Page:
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David S. Goyer  and  Michael Cassutt
Heaven's Shadow
Reviewed by: Rick Kleffel © 2011

Ace / Berkely / Penguin Putnam
US Hardcover First Edition
ISBN 978-0-441-02033-1
Publication Date: 07-05-2011
404 Pages ; $25.95

David S. Goyer  and  Michael Cassutt
Heaven's Shadow
Tor UK / Pan Macmillan
UK Hardcover First Edition
ISBN 978-0-230-76031-8
Publication Date: 07-15-2011
356 Pages ; £12.99
Date Reviewed: 06-23-2011

Index:  Science Fiction  General Fiction  Horror

Science fiction, particularly that which involves space travel, tends to be set in the future. Positing technology we don't have to get us places we can't go, writers take two leaps of the imagination before the first page of the story. It often makes for fine writing, but it's not the only way to approach manned space exploration within the science fiction genre.

It's amazingly easy to forget that even as you read these words, we have humans in orbit around the earth. This is the stuff of classic science fiction, particularly the work of Arthur C. Clarke, brought to life. We can get off the earth with technology we have right now. And the places we can go with that technology remain largely uncharted. We've barely managed to get to the shores of space, and what we think we know about what's out there is based on theory, not experience.

David S. Goyer and Michael Cassutt offer readers the experience of a lifetime — tellingly, our lifetime — in 'Heaven's Shadow,' a toe-tapping ripping yarn set in the present day but informed by big ideas and imaginative verve. Goyer and Cassutt use today's technology to take their characters to a wild science fiction sense-of-wonderland. It's the best of both worlds — hard SF that segues seamlessly into space opera, written with the pace of a techno-thriller. Best of all, Goyer and Cassutt throw in some Big Ideas that will bang around in the very same brain that lost sleep finishing the book.

The setup is simple and direct. Keanu is the name of the NEO (Near Earth Object, ie, rogue asteroid) that gets discovered just about now. It's coming close enough and is big enough to visit. The US, via NASA, and the Russian-Indian-Brazilian Coalition mount competing expeditions and manage to get them to Keanu in one piece. Once they get there, things get complicated.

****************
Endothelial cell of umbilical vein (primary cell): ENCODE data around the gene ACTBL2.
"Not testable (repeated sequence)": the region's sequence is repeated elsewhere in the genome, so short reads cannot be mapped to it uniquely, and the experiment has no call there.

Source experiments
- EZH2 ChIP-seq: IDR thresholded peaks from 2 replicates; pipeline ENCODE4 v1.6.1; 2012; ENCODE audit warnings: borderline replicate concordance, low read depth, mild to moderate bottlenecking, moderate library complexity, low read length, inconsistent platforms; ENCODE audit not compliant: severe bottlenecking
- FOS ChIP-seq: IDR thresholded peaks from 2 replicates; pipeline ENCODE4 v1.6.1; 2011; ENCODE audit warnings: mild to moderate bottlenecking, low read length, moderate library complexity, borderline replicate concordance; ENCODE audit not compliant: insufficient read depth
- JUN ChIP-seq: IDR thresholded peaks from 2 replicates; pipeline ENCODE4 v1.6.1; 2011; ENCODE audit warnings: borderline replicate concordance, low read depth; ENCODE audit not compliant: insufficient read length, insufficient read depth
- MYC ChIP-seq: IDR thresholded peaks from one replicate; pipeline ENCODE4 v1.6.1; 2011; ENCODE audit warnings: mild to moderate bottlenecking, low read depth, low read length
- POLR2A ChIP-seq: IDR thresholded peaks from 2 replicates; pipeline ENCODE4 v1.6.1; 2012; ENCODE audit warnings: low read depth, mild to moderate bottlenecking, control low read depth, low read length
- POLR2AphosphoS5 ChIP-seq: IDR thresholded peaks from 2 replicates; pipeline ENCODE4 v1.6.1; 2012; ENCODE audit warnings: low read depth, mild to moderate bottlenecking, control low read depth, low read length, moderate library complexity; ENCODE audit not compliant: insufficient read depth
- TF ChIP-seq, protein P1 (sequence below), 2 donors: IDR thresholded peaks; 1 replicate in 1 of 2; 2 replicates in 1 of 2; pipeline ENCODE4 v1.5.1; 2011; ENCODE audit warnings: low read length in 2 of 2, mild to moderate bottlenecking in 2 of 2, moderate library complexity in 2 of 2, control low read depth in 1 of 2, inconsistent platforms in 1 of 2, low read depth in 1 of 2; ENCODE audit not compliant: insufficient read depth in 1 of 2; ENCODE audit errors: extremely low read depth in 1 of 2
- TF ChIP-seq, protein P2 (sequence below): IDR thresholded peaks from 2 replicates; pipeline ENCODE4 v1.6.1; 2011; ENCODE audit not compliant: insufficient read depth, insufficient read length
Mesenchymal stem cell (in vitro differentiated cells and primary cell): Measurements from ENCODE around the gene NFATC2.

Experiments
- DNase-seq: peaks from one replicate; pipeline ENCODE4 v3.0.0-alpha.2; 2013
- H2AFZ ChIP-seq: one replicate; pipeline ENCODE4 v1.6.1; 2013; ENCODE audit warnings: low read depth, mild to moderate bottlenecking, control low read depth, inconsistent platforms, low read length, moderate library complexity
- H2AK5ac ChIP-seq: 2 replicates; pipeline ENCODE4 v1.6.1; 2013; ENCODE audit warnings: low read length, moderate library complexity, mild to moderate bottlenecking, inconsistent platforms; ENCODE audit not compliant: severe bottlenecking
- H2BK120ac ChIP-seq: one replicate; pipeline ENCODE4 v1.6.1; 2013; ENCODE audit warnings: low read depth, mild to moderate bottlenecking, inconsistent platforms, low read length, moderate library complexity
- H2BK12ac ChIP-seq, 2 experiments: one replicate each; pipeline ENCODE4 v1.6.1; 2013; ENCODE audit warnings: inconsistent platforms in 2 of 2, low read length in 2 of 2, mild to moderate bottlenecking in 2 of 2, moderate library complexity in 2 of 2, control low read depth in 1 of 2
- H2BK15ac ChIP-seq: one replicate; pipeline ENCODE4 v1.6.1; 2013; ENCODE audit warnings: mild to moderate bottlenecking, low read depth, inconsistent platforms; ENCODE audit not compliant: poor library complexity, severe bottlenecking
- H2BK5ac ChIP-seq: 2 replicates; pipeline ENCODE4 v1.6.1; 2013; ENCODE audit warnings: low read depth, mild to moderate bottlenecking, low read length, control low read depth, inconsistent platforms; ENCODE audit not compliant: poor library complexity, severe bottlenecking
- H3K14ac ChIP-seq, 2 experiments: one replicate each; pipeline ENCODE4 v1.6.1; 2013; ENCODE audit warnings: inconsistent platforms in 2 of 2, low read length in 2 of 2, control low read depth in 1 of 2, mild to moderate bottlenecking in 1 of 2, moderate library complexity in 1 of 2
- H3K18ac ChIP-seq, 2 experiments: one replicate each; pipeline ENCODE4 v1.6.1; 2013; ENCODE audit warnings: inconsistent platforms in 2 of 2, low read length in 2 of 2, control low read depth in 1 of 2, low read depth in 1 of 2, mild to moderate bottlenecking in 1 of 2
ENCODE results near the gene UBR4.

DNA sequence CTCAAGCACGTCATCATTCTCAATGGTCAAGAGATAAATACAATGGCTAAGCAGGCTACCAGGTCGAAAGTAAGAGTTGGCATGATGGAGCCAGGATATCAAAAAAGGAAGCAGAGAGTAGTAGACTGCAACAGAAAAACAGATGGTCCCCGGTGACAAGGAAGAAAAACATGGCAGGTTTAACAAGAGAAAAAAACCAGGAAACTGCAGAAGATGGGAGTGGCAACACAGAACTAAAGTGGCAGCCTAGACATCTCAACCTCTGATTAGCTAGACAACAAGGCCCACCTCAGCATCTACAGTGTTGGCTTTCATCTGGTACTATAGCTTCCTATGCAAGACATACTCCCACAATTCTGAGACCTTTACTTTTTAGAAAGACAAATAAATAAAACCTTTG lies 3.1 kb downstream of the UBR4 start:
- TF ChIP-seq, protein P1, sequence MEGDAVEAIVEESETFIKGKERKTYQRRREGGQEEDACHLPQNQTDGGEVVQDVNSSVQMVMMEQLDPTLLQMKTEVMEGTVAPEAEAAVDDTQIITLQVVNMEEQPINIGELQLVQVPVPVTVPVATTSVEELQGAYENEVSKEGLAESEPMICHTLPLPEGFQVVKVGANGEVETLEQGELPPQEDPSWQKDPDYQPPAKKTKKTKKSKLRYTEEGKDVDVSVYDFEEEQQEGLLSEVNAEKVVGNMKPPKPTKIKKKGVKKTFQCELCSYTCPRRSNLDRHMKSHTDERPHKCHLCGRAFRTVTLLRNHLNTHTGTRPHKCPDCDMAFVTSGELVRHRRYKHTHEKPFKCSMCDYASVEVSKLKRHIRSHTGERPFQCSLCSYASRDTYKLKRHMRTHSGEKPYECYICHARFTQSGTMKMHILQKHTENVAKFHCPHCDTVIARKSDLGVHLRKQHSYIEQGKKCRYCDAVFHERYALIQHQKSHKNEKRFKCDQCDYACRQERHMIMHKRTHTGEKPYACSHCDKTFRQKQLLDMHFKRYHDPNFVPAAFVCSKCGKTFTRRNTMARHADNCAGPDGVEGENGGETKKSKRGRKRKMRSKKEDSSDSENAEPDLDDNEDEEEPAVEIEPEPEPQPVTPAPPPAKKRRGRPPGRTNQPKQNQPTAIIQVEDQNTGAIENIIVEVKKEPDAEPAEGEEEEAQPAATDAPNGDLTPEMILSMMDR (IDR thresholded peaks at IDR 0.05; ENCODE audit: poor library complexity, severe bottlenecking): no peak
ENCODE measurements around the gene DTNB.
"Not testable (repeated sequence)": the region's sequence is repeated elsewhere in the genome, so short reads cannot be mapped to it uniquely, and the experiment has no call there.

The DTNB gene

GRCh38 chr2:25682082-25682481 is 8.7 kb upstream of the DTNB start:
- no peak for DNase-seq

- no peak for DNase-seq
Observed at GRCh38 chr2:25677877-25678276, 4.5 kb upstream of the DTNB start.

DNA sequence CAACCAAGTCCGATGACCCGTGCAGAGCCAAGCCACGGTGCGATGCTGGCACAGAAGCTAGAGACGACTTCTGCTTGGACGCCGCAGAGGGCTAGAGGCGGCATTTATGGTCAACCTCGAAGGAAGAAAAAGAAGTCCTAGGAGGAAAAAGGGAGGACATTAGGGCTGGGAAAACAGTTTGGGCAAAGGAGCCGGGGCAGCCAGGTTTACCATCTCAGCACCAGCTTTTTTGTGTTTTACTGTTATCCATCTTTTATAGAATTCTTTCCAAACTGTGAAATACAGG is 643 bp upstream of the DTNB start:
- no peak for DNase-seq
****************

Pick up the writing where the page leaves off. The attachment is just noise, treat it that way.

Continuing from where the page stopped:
Goyer and Cassutt make the most of their premise with cleverly-characterized astronauts, a time-sliced plot structure that cuts between the object's discovery and the in-progress mission to explore it, and lots of great hard science. Zack Stewart leads the US mission. He's a recent widower who texts his teenage daughter from the surface of Keanu. As with every astronaut character, Stewart is crisply etched into the reader's memory with the traits that make him an astronaut; primarily, in his case (beyond his work as an astronomer) that he "plays well with others." That's necessary, because he's swiped the captain's spot on the mission from Tea Nowinski, his new girlfriend.

Goyer and Cassutt do an outstanding job at managing a large cast of characters, keeping them straight in the reader's mind, and offer lots of verisimilitude by tying smart hard science to each of the characters. We know why these people are out there, why they belong out there and why they behave as they do. On the ground, the mission control team is well-handled, too. You even get a classic science fiction "Home Team" of advisors, one of whom is a crusty science fiction writer.

For a novel full of realistic science and characters who meet head-on with actual Big Ideas, there's never a dull moment in 'Heaven's Shadow.' Goyer and Cassutt have architected a plotline that is consistently thrilling and provides lots of surprises, none of which need to be discussed here. Suffice it to say that even though the characters themselves refer to Keanu at first as a BDO (Big Dumb Object), that proves to be a serious mistake. But with hard science and careful characterization grounding the action, as things get weird, and they do get weird, it's easy to buy in. It helps that the weirdness itself is based on some reasonable thought-experiments, and that the imagery is nicely played out. 'Heaven's Shadow' may start out in a very recognizable world, but it makes a considerable journey in what feels like a very short reading.

On a prose level, Goyer and Cassutt acquit themselves well. 'Heaven's Shadow' is easy to read, but never so slick as to seem oily. Descriptions of earth and beyond are well wrought and atmospheric, even when the atmosphere itself is either absent or unbreathable. The dialogue is smart and often appropriately funny, including one moment in the book where they manage to make the reader and the characters say the same word. They make use of every word in the book, even the obligatory chapter headings, which manage to tell a story. And, given that this is a collaboration, it is totally seamless. There's no dividing line. The voice is unified, strong and entertaining.

For those who already enjoy the science fiction genre, 'Heaven's Shadow' is a done deal. Goyer and Cassutt evoke many of the classic authors — Arthur C. Clarke, Stanislaw Lem, and Robert Heinlein just to start — but they make the story their own, and have a hell of a good time with it. But even readers who are just looking for a good thriller will find a lot to like here. They may discover that 'Heaven's Shadow' is a gateway drug to the books that inspired it. In any event — other than those described in the book — 'Heaven's Shadow' is the sort of book that will make the world go away for a couple of days. And it's good enough that readers will really have to wonder if the book itself is more fun to experience than the events it describes.

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